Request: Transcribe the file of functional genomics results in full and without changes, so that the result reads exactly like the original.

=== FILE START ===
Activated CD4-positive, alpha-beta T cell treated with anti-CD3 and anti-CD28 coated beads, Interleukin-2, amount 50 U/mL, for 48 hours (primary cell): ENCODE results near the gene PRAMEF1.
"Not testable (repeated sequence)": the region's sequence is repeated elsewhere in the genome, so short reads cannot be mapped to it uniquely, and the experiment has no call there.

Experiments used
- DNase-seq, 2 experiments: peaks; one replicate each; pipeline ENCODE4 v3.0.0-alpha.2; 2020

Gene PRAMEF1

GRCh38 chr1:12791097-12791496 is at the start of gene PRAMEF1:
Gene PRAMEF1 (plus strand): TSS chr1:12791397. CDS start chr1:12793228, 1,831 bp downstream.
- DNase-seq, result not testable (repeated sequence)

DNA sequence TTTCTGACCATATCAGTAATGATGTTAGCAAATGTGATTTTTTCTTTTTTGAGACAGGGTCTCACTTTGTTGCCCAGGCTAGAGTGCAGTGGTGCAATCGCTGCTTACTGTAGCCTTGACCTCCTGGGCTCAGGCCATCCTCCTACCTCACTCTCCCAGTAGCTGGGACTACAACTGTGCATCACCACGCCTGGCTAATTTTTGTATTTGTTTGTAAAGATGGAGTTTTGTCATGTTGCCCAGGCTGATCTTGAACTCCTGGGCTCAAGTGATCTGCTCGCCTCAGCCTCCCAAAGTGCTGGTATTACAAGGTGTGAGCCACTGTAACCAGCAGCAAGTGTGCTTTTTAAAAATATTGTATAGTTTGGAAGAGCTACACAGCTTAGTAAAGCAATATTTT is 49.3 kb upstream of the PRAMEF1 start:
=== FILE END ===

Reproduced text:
Activated CD4-positive, alpha-beta T cell treated with anti-CD3 and anti-CD28 coated beads, Interleukin-2, amount 50 U/mL, for 48 hours (primary cell): ENCODE results near the gene PRAMEF1.
"Not testable (repeated sequence)": the region's sequence is repeated elsewhere in the genome, so short reads cannot be mapped to it uniquely, and the experiment has no call there.

Experiments used
- DNase-seq, 2 experiments: peaks; one replicate each; pipeline ENCODE4 v3.0.0-alpha.2; 2020

Gene PRAMEF1

GRCh38 chr1:12791097-12791496 is at the start of gene PRAMEF1:
Gene PRAMEF1 (plus strand): TSS chr1:12791397. CDS start chr1:12793228, 1,831 bp downstream.
- DNase-seq, result not testable (repeated sequence)

DNA sequence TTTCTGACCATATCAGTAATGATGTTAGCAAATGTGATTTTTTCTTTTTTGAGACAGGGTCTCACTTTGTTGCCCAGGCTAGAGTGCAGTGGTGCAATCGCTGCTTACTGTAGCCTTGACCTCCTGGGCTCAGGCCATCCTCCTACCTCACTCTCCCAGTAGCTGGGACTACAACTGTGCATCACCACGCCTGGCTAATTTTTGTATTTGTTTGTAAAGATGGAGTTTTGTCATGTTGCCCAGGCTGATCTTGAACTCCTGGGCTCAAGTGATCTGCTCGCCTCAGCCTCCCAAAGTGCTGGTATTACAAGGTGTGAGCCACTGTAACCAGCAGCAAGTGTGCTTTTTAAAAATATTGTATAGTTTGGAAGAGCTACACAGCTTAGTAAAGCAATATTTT is 49.3 kb upstream of the PRAMEF1 start: